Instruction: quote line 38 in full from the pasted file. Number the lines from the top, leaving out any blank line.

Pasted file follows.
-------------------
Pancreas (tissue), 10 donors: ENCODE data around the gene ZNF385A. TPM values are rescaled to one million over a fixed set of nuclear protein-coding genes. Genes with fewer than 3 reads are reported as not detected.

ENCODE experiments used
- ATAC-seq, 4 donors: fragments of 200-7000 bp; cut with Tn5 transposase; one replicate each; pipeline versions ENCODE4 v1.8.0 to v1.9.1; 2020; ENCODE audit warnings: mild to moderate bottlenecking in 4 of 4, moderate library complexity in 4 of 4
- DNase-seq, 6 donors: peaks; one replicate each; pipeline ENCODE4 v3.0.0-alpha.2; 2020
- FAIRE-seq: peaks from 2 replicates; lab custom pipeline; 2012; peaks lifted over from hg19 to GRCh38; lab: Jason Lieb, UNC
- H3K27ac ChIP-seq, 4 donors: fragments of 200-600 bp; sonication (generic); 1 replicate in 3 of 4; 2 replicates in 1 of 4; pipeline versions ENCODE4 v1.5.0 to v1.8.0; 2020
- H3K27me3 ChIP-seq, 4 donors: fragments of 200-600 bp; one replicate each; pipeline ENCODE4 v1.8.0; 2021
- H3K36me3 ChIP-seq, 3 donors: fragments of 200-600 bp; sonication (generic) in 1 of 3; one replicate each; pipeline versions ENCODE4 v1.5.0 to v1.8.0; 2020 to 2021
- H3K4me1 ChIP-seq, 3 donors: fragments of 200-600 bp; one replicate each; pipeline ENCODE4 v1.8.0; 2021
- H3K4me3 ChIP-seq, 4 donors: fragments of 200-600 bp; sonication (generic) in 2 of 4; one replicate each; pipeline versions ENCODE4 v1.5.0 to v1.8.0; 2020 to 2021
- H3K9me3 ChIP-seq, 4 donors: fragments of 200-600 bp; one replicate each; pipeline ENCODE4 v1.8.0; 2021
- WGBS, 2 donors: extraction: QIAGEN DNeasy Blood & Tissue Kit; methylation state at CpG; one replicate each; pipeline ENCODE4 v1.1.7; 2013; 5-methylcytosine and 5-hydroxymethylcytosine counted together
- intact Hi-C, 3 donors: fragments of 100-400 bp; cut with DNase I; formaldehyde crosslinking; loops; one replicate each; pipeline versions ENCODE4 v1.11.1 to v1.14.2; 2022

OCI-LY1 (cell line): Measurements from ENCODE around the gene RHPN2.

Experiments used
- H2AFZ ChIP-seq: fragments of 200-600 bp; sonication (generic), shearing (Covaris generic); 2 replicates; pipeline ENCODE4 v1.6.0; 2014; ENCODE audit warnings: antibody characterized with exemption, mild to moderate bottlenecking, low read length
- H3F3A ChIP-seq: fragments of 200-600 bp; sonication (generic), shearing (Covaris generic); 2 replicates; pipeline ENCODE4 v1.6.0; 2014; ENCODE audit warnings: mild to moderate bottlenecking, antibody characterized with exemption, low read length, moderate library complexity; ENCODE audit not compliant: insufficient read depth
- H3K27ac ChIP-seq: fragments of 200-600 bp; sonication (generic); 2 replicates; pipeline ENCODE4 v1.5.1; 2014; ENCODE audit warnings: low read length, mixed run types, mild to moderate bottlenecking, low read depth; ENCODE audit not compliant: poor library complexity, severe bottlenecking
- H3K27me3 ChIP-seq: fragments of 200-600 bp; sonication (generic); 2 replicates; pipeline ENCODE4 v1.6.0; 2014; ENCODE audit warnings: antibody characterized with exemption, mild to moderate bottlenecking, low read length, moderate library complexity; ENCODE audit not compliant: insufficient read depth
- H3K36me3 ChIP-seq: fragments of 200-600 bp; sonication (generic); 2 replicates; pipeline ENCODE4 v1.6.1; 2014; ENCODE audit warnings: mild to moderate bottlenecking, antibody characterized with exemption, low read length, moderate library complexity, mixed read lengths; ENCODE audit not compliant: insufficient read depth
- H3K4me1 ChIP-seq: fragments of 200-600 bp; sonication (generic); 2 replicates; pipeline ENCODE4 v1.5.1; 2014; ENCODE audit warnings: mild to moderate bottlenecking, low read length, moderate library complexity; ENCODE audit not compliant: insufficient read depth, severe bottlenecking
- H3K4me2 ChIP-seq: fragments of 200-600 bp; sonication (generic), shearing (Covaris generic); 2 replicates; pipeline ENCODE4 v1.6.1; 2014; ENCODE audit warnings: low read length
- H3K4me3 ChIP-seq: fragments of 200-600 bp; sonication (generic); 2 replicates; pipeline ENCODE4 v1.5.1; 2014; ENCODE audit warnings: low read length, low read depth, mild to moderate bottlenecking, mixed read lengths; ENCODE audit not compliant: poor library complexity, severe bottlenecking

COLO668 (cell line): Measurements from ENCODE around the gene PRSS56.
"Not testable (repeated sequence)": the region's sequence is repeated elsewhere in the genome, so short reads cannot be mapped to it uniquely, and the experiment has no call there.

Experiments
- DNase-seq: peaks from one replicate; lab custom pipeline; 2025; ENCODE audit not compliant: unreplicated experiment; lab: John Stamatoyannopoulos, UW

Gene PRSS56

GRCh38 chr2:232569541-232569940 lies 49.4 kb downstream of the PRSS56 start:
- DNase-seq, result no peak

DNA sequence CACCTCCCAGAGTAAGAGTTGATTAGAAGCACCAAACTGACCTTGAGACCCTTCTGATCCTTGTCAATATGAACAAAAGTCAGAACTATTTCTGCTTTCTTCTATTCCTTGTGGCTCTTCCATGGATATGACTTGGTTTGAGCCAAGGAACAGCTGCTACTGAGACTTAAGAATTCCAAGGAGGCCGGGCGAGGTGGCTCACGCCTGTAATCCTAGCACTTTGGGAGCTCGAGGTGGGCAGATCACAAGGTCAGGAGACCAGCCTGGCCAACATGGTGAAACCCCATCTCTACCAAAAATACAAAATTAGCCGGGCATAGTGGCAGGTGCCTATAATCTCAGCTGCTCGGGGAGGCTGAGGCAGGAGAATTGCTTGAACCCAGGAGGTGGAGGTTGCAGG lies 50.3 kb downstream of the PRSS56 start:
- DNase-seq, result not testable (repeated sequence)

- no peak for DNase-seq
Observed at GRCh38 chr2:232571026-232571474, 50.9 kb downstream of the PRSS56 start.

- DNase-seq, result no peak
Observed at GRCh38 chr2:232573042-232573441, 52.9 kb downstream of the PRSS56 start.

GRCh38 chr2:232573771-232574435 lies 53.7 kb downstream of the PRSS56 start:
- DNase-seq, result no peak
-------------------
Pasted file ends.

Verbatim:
- DNase-seq, result no peak